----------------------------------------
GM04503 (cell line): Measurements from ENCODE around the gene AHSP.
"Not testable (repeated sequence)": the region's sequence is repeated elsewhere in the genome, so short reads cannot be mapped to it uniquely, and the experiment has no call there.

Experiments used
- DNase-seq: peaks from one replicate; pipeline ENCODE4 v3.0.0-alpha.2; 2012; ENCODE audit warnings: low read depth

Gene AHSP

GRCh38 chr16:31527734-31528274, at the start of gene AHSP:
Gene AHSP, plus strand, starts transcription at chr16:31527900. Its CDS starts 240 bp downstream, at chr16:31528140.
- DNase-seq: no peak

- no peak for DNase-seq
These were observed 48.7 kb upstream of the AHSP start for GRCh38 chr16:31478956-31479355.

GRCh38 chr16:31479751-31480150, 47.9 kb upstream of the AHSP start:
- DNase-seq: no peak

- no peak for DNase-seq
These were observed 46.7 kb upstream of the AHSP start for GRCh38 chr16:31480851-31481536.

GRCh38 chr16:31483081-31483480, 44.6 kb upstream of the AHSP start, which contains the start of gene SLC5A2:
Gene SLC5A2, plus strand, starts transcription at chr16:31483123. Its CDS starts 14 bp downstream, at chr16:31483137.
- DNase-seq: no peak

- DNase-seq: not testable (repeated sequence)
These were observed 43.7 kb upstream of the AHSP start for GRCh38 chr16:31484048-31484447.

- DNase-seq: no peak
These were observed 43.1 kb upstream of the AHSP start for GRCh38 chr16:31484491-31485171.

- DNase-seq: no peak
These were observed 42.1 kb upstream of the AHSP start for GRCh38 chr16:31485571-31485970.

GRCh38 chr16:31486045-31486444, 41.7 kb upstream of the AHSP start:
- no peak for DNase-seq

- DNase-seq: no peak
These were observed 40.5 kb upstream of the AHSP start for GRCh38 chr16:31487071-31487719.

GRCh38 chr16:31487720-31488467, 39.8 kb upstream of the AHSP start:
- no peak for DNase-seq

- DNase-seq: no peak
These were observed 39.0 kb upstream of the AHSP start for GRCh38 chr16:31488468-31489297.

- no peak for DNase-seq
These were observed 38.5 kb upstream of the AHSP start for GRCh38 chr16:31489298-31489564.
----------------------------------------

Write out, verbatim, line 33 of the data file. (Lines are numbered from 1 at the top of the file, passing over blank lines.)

These were observed 38.5 kb upstream of the AHSP start for GRCh38 chr16:31489298-31489564.